BETHESDA NAVAL HOSPITAL, Md., - The war in Afghanistan now in its tenth year. And the fighting is more intense than ever. The latest Pentagon survey of combat troops found more are getting into firefights and facing IED attacks.
The number of wounded Americans grew steadily each year since 2001. Then last year, they more than doubled after President Obama's surge - which added 30,000 U.S. troops.
The battlefield wounded arrive at Andrews Air Force Base outside Washington. Marines, all of them from Afghanistan, are taken to Bethesda National Naval Medical Center. If you visit them you can find out exactly what the fighting is like in the Taliban heartland of southern Afghanistan.
How often would you go out on patrol and end up in a firefight? "You could almost set your watch to it. Every day," Sgt. Jason Ross tells CBS News national security correspondent David Martin.
Ross was done in not by an enemy bullet, but by 10 pounds of homemade explosives which tore off almost half his body when he took the last step he probably will ever take.
Ross's unit would find as many as 15 so-called improvised explosive devices a week, which explains why more than 60 percent of combat troops in Afghanistan have had a close call from an IED.
Lance corporal Ryan Bochberger remembers the first IED he stepped on. "It was a 40 pound pressure plate but it didn't go off because it was made for a truck."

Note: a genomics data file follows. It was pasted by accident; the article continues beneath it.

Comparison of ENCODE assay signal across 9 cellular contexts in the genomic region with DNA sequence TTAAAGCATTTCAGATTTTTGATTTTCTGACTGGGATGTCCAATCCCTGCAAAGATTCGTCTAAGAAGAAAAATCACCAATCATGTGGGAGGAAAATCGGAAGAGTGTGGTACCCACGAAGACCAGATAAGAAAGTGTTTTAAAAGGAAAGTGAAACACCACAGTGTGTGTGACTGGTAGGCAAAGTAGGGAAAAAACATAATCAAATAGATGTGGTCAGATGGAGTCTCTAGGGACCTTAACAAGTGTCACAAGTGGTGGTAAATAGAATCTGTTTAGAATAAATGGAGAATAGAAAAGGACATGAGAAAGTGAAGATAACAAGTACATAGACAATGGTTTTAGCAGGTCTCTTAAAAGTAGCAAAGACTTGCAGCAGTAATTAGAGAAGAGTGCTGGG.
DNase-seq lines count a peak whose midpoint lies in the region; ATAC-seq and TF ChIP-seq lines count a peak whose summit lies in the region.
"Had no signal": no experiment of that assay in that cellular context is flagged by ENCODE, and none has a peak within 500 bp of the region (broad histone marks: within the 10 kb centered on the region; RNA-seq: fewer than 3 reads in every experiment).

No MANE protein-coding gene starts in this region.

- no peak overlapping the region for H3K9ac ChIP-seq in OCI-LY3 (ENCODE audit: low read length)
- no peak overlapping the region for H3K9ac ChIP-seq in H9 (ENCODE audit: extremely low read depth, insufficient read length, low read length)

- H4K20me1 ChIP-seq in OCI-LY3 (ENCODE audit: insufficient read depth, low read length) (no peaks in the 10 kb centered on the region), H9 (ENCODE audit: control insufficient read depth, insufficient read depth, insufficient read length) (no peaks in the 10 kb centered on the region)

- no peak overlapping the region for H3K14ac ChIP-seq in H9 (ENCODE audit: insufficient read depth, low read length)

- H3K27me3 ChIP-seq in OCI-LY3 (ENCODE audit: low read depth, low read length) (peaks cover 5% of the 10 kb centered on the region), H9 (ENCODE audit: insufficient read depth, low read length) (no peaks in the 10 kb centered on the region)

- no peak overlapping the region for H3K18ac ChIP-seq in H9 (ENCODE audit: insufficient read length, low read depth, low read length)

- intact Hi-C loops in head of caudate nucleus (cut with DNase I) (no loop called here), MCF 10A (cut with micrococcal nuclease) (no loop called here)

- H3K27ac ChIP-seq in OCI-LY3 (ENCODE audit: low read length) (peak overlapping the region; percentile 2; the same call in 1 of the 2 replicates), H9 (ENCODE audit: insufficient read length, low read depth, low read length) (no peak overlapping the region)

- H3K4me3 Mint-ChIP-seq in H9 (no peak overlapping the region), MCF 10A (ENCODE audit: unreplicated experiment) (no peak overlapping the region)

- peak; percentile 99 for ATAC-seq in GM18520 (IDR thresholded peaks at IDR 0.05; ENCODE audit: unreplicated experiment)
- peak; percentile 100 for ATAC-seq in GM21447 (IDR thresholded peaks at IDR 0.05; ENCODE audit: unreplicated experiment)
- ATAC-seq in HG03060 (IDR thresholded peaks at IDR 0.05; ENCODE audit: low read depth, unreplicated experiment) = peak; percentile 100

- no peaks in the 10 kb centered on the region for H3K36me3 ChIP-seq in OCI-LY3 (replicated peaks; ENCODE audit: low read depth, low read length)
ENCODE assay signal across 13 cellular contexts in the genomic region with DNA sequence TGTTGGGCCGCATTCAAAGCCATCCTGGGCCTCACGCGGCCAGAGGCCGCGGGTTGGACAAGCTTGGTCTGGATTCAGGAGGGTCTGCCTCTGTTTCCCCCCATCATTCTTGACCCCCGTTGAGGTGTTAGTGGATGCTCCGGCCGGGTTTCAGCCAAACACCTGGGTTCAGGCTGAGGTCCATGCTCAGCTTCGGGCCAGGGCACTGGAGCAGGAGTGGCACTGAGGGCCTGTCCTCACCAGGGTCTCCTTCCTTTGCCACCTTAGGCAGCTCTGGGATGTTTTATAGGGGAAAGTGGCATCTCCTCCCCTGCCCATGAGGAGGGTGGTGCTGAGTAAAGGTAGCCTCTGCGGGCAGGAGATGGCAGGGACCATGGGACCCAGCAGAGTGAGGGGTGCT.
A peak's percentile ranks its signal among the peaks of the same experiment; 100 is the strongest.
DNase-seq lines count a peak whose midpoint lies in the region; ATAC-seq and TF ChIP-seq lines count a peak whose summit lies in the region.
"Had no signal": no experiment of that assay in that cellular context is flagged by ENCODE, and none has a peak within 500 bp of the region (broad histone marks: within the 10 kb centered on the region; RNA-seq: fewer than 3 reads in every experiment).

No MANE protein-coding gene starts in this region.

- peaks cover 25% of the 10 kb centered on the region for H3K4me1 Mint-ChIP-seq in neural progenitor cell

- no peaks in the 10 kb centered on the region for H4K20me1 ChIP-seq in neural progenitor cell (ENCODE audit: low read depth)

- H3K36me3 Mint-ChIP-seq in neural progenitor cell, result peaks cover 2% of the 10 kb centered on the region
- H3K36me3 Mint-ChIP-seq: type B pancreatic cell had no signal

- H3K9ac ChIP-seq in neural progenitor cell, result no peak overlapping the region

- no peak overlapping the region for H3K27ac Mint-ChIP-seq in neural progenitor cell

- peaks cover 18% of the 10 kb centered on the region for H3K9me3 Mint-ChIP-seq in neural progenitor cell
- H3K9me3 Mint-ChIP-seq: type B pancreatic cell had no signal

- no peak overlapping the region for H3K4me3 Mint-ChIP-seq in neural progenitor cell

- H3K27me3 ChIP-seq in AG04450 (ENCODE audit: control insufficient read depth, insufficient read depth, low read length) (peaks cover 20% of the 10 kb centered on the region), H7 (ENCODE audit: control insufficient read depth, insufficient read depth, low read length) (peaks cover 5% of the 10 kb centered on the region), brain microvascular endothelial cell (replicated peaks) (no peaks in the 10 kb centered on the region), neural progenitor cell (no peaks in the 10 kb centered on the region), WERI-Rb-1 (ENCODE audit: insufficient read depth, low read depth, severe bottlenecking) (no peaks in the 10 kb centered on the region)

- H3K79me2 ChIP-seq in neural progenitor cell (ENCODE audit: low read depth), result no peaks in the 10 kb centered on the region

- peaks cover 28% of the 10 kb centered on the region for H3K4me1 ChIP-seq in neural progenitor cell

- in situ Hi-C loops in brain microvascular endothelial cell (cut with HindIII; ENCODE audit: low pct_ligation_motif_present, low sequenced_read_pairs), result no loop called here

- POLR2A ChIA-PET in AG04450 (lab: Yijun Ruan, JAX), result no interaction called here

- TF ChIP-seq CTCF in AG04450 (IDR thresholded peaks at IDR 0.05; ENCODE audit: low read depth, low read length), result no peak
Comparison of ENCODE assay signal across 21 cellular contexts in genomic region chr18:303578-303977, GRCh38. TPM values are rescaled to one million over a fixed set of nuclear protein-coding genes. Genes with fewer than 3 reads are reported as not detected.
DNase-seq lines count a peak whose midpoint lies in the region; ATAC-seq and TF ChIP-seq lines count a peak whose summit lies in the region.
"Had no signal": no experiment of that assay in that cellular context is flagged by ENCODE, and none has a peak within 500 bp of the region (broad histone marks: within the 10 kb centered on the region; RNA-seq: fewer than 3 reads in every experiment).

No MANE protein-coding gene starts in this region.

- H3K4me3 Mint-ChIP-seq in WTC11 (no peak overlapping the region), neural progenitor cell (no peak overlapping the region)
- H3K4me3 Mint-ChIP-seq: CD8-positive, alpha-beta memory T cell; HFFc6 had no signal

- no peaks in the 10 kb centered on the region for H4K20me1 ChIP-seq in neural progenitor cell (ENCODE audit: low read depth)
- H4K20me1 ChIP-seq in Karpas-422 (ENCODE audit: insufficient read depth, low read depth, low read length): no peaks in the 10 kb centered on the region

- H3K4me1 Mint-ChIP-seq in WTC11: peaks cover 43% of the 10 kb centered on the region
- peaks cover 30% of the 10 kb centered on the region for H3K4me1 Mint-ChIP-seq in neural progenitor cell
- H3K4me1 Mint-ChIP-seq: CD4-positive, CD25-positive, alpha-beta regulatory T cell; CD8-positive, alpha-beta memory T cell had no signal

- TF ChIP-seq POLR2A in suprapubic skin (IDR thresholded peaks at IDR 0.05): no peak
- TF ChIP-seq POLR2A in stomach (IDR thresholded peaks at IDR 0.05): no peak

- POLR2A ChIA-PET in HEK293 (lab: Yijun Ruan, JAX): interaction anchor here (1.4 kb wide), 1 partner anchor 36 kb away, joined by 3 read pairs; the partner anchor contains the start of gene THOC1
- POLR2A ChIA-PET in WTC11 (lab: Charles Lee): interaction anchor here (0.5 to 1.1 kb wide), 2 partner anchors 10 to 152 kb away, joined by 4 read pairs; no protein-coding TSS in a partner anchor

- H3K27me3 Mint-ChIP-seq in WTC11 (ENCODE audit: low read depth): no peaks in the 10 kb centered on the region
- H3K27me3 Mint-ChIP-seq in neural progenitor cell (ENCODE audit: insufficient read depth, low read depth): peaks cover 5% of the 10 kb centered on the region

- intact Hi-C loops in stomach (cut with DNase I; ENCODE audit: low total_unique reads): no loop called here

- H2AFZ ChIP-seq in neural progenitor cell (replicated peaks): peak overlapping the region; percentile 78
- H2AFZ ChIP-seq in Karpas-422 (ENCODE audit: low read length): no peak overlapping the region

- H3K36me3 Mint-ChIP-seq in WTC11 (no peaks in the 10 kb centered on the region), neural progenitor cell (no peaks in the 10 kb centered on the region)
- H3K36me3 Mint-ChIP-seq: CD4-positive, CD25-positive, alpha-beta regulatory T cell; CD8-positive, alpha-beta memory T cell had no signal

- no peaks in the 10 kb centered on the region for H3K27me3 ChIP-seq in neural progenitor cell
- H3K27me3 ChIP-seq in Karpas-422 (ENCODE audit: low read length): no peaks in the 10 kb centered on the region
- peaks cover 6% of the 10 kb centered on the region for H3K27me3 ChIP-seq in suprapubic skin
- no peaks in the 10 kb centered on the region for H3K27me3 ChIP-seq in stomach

Bochberger lost three buddies to IEDs. One of them, Sergeant Sean Callahan was buried at Arlington Cemetary on the day the rest of the country cheered the killing of Osama Bin Laden.
Seventy-three percent of combat troops in Afghanistan have lost a member of their unit.
"You never know," Bochberger says. "It's one of those things where you're fighting ghosts, playing Russian roulette every time you step outside the wire.
It's dangerous enough inside the fortifications of a forward operating base. Going outside the wire only makes it more dangerous. Bochberger was shot through the pelvis.
"All of a sudden somebody just opened up on us from like 80 yards away and felt it go through and fell to the ground," he says.
Seventy-eight percent of combat troops in Afghanistan have been in a fire-fight with the enemy.
Corporal Russell Thompson got into a firefight on his first patrol. "It was pretty crazy."
On his third patrol, Thompson took shrapnel from an IED in his back and suffered internal injuries.
"I guess some people would say I'm lucky or unlucky but I'm just - I guess - it is what it is," Thompson says.
Three times a week another ambulance comes in, carrying wounded Marines from Afghanistan.
Before the surge in Afghanistan, there would have between 20 and 30 patients at any one time. Now, there are between 30 and 50.